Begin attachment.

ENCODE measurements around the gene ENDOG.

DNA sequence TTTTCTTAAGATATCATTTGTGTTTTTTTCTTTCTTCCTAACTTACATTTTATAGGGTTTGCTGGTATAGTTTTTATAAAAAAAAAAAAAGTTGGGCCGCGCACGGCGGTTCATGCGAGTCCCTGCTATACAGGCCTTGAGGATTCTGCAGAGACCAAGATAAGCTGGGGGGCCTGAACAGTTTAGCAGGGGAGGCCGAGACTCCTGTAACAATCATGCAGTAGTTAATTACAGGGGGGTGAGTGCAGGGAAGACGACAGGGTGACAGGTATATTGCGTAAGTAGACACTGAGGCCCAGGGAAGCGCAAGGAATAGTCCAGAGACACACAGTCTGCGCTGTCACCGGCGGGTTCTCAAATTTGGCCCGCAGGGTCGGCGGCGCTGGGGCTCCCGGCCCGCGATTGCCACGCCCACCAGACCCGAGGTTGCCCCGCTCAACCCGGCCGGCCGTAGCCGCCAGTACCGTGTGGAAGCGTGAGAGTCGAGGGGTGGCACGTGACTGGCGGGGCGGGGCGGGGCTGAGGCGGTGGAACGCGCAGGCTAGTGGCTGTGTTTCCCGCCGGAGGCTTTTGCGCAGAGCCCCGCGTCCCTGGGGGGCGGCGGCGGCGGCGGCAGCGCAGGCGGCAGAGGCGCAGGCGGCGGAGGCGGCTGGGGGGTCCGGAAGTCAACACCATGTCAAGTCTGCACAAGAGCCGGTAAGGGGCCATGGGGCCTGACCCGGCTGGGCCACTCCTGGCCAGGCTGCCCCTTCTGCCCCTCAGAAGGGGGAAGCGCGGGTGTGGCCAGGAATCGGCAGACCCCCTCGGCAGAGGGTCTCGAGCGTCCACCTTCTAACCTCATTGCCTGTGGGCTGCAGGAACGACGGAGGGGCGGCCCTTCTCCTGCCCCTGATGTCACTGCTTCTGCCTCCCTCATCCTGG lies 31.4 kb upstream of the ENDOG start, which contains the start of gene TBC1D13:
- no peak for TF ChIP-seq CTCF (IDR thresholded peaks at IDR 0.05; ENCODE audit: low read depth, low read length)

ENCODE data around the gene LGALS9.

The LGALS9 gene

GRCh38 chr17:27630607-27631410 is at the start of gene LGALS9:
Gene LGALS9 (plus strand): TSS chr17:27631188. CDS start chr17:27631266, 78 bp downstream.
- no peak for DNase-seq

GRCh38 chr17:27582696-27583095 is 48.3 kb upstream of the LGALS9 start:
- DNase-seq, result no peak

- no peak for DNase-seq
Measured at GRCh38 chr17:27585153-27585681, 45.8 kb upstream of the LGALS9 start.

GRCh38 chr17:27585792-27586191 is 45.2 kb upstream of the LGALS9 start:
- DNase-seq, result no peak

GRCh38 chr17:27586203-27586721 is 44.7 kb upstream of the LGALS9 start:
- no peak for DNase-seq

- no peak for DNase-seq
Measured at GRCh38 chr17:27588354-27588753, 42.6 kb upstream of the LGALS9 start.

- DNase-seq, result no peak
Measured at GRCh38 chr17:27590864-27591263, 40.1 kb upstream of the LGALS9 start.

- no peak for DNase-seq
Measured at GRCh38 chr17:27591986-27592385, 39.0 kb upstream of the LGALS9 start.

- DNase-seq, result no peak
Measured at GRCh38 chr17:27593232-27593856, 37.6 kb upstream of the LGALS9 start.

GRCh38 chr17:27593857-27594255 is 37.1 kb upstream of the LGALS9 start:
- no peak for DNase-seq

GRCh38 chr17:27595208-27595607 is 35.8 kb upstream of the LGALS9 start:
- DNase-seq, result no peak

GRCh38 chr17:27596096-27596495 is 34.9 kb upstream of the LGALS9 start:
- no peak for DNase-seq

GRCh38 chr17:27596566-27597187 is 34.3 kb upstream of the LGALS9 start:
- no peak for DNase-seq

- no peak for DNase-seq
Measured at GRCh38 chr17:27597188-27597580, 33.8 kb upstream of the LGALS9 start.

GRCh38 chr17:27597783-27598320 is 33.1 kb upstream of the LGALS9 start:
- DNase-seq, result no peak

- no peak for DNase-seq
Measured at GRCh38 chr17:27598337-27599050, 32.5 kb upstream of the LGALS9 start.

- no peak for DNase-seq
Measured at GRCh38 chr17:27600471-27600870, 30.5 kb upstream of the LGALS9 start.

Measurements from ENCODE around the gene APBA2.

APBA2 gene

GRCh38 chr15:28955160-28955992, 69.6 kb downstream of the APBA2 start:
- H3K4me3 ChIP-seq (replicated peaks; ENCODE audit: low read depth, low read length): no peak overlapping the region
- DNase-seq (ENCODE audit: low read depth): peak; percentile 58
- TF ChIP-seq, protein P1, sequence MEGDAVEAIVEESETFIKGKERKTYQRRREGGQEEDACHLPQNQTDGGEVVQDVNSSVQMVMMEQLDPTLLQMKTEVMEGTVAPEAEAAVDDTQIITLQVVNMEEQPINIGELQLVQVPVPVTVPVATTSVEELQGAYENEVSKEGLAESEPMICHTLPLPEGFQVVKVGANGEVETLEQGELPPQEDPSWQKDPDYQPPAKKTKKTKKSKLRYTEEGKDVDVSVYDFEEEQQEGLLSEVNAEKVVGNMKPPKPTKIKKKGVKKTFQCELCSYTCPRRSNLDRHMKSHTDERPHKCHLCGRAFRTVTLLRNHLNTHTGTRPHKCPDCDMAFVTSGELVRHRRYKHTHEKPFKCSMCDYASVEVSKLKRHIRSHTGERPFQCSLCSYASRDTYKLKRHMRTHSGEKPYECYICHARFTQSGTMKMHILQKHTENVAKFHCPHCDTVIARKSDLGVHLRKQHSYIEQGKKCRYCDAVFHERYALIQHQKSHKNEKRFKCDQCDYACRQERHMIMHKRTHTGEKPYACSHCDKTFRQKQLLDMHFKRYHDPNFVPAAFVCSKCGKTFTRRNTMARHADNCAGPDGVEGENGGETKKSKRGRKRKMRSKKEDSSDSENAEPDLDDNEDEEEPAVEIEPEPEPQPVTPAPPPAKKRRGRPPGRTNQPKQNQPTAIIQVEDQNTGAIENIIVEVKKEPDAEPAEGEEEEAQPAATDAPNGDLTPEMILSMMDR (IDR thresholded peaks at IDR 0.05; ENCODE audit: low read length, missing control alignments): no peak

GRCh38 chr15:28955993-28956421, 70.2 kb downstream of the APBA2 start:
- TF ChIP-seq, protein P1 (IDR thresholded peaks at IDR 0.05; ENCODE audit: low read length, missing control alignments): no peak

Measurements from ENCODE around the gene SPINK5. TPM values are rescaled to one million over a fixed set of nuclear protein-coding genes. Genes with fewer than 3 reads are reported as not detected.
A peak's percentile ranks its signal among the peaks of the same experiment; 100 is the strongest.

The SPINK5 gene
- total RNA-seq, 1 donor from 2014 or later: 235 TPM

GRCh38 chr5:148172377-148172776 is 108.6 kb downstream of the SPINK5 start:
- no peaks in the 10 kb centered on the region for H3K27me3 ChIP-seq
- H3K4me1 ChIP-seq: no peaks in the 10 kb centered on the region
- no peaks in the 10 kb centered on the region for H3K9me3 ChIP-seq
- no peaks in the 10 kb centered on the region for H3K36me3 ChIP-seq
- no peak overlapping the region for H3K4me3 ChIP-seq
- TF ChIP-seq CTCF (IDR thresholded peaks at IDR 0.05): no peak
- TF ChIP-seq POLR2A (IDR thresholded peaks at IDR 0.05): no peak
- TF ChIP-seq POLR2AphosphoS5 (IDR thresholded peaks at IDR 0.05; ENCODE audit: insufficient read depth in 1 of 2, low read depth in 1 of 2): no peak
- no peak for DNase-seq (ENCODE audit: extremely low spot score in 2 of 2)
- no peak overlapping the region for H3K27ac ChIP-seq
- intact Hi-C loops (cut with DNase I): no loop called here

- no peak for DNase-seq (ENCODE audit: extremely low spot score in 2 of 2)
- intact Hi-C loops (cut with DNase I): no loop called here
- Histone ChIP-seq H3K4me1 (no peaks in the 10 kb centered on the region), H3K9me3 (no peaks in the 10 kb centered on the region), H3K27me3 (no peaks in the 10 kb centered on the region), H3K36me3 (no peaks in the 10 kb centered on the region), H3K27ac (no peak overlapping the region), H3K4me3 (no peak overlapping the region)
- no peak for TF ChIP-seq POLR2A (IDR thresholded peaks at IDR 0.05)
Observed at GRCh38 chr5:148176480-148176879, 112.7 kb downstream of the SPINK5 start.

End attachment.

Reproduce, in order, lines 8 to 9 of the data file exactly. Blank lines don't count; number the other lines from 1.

- no peak for DNase-seq

GRCh38 chr17:27582696-27583095 is 48.3 kb upstream of the LGALS9 start: